Why Do My Joints Hurt When It’s Cold or Hot Outside?
Have you ever noticed that when the temperature outside changes (like when the season changes or there is a significant temperature shift), you begin to feel a bit more pain (or achiness) in your joints? Osteoarthritis (commonly referred to as a “wear-and-tear” arthritis) sufferers seem to lament on this specific issue. In a study of European osteoarthritis sufferers, approximately 67% perceived that weather had affected their pain. This is a phenomenon still not quite understood by experts as there is a lack of research. However, there are a few plausible theories that can lend some explanation.
Rising Barometric Pressure: According to a 2007 study of 200 participants with knee osteoarthritis, for every 10-degree drop in temperature, there was an incremental increase in arthritis pain. Plus, relatively low barometric pressure and precipitation can increase also pain. The fluid that lubricates our joints may be sensitive to atmospheric pressure.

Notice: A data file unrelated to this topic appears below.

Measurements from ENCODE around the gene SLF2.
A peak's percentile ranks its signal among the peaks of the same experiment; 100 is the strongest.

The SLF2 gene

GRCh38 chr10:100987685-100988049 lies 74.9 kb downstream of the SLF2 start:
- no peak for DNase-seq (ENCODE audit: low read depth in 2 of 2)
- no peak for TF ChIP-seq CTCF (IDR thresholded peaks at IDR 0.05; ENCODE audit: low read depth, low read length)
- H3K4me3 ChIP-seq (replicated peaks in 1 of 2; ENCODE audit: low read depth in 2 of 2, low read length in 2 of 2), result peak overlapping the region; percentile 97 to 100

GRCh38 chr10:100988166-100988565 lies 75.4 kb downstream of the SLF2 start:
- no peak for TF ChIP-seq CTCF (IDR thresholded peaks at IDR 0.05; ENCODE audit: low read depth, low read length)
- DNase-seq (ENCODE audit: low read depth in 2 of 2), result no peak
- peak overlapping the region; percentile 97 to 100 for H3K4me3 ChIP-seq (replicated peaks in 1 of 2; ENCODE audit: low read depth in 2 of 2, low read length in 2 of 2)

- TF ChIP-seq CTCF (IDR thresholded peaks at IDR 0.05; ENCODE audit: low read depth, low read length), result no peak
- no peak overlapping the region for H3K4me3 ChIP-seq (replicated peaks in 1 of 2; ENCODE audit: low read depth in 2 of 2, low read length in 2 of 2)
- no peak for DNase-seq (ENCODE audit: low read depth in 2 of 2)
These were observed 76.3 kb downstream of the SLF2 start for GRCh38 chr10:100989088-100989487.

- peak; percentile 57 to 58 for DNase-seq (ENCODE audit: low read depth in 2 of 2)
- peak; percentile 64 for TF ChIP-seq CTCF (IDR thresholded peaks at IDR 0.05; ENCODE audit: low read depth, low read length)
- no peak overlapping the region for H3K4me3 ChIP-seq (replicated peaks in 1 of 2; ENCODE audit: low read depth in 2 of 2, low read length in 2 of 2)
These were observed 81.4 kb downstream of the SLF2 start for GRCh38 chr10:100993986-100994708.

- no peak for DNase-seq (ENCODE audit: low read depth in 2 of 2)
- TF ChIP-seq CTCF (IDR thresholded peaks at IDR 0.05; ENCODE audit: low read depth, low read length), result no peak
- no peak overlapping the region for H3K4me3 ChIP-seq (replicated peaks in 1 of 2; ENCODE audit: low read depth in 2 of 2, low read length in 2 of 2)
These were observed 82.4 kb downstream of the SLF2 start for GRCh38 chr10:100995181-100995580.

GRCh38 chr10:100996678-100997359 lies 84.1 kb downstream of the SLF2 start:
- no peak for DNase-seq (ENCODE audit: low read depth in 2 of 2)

Mood: It’s possible that poor weather creates bad moods in people—when individuals are in this state, they may tend to recognize pain more (or be more receptive to it).
Since many find that cold weather particularly affects their joints, there are a few simple tips you can do that may help alleviate the pain.
- Keep warm by dressing in layers. Don’t forget gloves, mittens, or even face masks.
- Consider using electric heating pads or an electric blanket in cold weather.
- Stay active—exercise boosts production of synovial fluid which is what lubricates our joints.
Check out more tips from WebMD regarding how to alleviate weather-related joint pain.